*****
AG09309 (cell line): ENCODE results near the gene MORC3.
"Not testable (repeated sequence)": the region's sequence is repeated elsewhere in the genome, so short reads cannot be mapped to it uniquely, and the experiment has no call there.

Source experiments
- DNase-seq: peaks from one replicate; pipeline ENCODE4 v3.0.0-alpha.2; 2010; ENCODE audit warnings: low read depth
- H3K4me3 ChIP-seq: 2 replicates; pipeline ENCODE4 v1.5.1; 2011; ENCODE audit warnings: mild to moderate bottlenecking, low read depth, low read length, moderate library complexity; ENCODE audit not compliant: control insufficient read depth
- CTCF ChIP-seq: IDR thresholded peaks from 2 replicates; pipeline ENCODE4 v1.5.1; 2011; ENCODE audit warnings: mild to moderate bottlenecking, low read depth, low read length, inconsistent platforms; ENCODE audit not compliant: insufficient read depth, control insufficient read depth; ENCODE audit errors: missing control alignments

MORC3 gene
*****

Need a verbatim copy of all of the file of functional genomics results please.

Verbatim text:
AG09309 (cell line): ENCODE results near the gene MORC3.
"Not testable (repeated sequence)": the region's sequence is repeated elsewhere in the genome, so short reads cannot be mapped to it uniquely, and the experiment has no call there.

Source experiments
- DNase-seq: peaks from one replicate; pipeline ENCODE4 v3.0.0-alpha.2; 2010; ENCODE audit warnings: low read depth
- H3K4me3 ChIP-seq: 2 replicates; pipeline ENCODE4 v1.5.1; 2011; ENCODE audit warnings: mild to moderate bottlenecking, low read depth, low read length, moderate library complexity; ENCODE audit not compliant: control insufficient read depth
- CTCF ChIP-seq: IDR thresholded peaks from 2 replicates; pipeline ENCODE4 v1.5.1; 2011; ENCODE audit warnings: mild to moderate bottlenecking, low read depth, low read length, inconsistent platforms; ENCODE audit not compliant: insufficient read depth, control insufficient read depth; ENCODE audit errors: missing control alignments

MORC3 gene